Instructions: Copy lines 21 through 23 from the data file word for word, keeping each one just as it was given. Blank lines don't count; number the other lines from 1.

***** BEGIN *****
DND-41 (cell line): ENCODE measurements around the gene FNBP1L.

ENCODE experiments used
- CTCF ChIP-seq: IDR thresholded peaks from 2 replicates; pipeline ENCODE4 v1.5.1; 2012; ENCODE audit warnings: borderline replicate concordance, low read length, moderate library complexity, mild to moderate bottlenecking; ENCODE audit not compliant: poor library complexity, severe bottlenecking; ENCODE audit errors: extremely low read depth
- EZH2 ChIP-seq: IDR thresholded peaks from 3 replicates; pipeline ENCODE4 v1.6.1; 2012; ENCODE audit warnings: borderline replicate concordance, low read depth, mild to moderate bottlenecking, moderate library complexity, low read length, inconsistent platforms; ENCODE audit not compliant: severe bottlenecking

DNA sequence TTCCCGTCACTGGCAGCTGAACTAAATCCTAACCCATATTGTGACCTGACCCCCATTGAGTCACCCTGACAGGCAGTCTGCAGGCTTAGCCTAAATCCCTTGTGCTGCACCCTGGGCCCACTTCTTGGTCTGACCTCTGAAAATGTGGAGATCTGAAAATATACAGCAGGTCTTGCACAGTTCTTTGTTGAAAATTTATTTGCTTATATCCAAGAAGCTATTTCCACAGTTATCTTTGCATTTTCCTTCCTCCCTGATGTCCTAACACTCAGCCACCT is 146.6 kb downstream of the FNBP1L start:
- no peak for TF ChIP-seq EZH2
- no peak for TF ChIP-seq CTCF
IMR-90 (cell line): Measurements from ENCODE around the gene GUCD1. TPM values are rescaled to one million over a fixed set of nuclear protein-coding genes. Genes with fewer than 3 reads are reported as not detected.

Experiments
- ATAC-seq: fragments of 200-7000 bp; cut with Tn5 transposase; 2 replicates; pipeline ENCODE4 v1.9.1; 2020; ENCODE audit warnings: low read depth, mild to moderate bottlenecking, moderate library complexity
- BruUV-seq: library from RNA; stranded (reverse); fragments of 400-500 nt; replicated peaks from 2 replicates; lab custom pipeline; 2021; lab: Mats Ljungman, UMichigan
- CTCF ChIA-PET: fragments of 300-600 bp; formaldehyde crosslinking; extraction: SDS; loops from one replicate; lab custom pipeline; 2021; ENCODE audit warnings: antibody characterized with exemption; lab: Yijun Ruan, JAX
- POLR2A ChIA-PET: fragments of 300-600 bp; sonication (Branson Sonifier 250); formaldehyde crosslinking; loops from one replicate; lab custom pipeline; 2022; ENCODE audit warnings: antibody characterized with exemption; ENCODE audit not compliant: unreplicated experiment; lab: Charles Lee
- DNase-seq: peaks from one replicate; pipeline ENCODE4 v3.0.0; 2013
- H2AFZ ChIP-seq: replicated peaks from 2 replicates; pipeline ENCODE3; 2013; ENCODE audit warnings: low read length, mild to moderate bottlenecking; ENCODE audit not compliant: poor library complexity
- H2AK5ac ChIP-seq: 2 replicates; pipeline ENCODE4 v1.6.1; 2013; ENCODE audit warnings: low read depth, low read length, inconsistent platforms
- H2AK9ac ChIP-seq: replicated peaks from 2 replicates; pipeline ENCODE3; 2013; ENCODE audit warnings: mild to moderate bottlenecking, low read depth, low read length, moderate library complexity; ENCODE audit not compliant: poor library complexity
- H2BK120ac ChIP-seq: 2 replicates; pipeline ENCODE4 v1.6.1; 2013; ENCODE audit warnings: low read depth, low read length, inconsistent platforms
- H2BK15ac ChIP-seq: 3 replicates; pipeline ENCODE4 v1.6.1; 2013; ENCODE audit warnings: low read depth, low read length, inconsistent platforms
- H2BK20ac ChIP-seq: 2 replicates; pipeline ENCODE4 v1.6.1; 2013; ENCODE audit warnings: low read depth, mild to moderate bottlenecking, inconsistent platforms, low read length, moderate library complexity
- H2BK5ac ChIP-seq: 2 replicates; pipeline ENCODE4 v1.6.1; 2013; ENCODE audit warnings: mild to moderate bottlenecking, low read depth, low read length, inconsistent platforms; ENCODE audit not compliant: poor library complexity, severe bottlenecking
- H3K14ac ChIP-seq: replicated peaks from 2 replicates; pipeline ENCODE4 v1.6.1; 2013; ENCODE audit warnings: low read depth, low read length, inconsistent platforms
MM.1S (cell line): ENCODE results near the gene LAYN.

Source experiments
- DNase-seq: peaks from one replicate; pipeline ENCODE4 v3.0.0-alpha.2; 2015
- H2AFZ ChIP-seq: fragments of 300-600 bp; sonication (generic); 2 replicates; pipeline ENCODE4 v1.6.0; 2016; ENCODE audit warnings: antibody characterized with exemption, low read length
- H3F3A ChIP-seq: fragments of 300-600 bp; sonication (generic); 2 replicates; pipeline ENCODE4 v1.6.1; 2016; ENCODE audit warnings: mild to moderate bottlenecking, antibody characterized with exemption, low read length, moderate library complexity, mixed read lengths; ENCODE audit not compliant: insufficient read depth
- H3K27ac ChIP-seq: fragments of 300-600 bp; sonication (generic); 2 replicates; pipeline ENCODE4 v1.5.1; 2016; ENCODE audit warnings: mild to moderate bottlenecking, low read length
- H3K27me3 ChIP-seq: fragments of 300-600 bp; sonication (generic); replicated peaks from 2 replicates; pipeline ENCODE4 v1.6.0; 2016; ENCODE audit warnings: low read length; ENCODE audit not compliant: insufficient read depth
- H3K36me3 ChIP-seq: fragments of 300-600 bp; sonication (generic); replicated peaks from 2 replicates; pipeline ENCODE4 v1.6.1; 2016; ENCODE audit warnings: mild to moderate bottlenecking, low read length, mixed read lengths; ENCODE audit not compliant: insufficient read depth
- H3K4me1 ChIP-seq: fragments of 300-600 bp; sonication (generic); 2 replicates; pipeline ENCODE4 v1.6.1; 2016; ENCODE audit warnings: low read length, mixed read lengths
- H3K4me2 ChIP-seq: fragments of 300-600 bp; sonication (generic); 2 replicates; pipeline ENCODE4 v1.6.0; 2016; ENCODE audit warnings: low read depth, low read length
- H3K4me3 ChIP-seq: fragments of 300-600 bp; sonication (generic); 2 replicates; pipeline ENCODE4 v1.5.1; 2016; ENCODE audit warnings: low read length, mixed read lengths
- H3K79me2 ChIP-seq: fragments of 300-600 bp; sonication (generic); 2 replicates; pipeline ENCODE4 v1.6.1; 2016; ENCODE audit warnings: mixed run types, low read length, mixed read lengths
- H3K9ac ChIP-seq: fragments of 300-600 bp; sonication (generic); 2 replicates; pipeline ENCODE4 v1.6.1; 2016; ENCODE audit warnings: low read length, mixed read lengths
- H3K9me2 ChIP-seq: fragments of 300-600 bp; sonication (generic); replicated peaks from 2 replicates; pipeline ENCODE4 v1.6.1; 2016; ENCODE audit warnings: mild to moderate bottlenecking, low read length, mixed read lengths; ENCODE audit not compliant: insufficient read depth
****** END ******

- H2BK5ac ChIP-seq: 2 replicates; pipeline ENCODE4 v1.6.1; 2013; ENCODE audit warnings: mild to moderate bottlenecking, low read depth, low read length, inconsistent platforms; ENCODE audit not compliant: poor library complexity, severe bottlenecking
- H3K14ac ChIP-seq: replicated peaks from 2 replicates; pipeline ENCODE4 v1.6.1; 2013; ENCODE audit warnings: low read depth, low read length, inconsistent platforms
MM.1S (cell line): ENCODE results near the gene LAYN.